The United States has said that it would consider providing India access again to confessed Pakistani-American terrorist David Headley now that the trial of his friend Pakistan-born Canadian Tahawwur Rana is over.
"We've said in the past we've granted that access (to Headley) and, obviously, there was the trial that took place. But in the future we would consider providing that access again," State Department Spokesperson Mark Toner told reporters on Friday.
Headley, aka Daood Gilani, who has pleaded guilty to his role in the 2008 Mumbai terror attack, was the star prosecution witness in the case against his Pakistani military school friend Rana, on charges of to Lashkar-e-Taiba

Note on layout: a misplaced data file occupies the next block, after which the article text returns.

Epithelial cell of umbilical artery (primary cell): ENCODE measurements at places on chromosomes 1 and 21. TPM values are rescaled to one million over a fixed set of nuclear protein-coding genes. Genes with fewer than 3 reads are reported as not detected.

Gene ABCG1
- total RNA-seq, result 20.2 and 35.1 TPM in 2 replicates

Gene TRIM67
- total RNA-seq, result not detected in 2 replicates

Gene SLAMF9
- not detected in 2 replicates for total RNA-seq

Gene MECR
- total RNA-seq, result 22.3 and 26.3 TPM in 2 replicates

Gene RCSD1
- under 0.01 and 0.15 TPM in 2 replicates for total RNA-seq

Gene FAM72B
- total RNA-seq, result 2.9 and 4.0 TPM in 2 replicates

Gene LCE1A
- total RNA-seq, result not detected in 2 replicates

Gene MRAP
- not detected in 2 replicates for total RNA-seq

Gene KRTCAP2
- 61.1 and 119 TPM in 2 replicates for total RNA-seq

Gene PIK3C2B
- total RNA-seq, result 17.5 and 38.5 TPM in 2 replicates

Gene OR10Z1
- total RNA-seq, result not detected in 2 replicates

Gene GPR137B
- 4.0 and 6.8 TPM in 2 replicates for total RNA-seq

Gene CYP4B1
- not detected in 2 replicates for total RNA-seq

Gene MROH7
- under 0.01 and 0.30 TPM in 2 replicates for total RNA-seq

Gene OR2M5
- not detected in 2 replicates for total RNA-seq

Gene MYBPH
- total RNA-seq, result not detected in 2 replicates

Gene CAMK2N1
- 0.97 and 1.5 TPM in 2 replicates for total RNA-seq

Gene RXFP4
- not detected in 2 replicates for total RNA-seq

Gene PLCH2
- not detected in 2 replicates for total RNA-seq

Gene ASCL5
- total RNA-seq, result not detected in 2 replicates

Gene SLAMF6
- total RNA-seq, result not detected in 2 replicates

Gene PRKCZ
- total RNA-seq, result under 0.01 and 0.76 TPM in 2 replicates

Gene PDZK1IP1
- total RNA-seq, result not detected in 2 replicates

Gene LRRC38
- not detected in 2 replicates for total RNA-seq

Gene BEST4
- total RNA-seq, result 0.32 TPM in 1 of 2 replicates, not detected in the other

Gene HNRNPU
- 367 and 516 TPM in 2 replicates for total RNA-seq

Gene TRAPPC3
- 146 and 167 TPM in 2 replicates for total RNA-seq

(LeT), blamed for the Mumbai attack.
A team of Indian officials had questioned Headley in Chicago last year.
Asked to comment on a Chicago jury's verdict clearing Rana of helping in the Mumbai attack, but holding him guilty of providing material support to LeT, Toner said: "It was clearly a judicial proceeding."
"The jury announced its verdict. I don't have any comment on the verdict other than to say he is going to jail for 30 years possibly, and it's an indication that we will hold these people accountable."
"Thursday's verdict sends a clear message that all those who help terrorists will be brought to justice, and all those who seek to facilitate violence abroad, as Mr. Rana did, will be held accountable," he added echoing US Attorney Patrick Fitzgerald, who led the US case against Rana.